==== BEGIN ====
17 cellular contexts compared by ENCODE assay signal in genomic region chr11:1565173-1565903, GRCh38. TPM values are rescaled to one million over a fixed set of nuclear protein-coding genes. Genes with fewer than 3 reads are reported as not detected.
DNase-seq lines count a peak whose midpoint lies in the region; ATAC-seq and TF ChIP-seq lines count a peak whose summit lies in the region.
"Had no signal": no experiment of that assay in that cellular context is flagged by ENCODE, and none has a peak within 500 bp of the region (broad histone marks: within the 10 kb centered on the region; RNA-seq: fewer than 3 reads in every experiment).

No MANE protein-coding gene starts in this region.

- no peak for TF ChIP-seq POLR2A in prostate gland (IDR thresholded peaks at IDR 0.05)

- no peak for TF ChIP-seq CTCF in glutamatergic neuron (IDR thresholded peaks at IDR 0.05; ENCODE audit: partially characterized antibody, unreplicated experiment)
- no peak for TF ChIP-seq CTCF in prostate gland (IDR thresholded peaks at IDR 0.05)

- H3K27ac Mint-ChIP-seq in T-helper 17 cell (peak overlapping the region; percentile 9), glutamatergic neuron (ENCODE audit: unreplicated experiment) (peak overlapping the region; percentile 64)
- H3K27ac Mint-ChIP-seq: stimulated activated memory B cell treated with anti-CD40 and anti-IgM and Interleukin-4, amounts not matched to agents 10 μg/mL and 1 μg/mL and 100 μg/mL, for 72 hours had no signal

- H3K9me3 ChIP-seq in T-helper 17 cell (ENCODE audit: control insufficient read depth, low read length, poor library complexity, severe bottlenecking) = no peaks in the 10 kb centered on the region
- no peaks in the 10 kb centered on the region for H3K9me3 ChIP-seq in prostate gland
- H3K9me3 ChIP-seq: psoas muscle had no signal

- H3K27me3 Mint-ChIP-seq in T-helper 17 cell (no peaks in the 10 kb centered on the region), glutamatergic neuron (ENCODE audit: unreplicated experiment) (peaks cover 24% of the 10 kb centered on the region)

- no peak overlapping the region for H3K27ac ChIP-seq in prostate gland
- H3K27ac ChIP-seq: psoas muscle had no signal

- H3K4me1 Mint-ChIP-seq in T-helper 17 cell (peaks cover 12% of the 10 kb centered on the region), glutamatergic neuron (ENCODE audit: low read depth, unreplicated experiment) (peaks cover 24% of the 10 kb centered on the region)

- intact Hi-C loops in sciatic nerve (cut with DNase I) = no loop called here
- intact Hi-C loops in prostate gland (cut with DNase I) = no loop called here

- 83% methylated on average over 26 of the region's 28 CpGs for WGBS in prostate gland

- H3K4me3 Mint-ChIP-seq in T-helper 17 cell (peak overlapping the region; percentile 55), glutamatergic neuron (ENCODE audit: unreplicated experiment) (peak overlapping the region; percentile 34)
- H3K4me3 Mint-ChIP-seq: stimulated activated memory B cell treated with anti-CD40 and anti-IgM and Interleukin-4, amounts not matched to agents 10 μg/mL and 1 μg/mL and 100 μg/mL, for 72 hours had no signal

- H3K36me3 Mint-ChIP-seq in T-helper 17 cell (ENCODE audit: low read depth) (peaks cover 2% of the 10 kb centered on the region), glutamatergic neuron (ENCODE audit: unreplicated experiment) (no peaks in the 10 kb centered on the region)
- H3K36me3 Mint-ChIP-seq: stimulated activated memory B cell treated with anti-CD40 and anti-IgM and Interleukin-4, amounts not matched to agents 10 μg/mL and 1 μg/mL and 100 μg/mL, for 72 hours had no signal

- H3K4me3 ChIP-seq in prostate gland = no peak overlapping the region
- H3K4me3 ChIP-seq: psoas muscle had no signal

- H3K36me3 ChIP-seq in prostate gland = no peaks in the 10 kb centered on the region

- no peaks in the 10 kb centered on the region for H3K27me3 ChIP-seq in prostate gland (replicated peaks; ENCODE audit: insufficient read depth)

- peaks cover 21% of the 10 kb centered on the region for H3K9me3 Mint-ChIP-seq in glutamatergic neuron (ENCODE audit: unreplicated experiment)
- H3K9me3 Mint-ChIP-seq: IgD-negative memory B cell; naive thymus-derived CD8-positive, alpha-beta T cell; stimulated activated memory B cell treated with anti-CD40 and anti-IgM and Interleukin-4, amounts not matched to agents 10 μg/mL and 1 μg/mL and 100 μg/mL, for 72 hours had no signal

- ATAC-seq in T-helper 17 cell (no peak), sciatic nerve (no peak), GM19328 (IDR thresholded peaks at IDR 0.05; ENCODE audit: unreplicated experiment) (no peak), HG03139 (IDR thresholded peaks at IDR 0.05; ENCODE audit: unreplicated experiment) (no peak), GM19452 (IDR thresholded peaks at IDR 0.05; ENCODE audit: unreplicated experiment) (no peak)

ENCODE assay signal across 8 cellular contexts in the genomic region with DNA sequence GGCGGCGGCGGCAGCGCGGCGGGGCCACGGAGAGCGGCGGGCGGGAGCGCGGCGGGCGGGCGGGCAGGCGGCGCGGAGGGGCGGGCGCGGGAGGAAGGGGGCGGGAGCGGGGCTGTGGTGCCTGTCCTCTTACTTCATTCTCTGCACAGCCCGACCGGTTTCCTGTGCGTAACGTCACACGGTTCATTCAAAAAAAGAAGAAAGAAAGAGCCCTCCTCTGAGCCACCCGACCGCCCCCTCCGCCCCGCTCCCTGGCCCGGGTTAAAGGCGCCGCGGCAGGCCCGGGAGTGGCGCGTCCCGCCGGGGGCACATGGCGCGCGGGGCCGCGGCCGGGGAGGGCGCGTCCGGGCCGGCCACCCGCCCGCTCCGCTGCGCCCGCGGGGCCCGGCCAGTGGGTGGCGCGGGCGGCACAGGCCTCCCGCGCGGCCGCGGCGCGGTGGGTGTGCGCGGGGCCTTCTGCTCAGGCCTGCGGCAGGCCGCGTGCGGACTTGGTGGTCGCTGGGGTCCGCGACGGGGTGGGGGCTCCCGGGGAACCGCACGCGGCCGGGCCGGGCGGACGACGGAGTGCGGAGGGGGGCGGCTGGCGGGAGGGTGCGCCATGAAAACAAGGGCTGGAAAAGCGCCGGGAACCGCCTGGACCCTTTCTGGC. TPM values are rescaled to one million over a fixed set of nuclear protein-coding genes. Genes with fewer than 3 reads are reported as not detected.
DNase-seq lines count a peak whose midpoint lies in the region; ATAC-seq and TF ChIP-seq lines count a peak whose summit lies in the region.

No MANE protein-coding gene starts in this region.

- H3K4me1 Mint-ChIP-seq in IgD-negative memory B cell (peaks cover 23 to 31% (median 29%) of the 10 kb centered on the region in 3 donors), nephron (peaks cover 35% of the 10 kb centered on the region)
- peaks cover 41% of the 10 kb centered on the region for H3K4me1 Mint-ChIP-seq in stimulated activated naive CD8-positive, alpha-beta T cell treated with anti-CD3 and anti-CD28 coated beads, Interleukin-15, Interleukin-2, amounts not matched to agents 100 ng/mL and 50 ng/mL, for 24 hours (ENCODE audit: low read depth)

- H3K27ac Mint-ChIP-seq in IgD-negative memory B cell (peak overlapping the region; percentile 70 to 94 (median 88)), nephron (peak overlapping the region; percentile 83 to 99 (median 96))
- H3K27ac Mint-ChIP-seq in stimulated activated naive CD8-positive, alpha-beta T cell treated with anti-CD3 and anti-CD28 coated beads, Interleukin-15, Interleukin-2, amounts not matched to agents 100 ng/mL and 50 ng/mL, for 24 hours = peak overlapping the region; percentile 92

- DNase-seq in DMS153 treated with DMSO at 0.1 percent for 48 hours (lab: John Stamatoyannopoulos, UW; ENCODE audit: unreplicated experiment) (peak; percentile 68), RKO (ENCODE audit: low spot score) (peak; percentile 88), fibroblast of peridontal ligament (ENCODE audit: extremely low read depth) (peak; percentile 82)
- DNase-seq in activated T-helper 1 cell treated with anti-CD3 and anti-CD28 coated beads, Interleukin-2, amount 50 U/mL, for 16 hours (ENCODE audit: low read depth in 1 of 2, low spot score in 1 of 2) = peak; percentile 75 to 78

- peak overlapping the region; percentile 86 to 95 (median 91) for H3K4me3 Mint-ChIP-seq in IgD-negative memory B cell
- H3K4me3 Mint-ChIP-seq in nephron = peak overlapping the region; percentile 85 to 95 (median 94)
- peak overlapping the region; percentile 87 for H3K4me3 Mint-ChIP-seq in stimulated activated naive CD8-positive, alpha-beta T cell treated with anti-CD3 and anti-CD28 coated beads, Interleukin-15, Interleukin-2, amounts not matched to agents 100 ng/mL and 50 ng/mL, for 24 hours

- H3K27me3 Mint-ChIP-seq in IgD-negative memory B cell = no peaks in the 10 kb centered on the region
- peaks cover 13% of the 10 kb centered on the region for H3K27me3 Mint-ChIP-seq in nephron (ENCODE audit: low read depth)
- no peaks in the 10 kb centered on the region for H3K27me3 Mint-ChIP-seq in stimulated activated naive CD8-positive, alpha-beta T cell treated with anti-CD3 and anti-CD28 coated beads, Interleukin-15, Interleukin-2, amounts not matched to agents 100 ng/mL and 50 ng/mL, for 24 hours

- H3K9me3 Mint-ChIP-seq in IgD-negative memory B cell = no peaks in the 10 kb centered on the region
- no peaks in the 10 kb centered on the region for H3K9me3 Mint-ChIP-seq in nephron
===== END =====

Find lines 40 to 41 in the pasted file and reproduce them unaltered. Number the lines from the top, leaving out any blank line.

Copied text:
- peak overlapping the region; percentile 86 to 95 (median 91) for H3K4me3 Mint-ChIP-seq in IgD-negative memory B cell
- H3K4me3 Mint-ChIP-seq in nephron = peak overlapping the region; percentile 85 to 95 (median 94)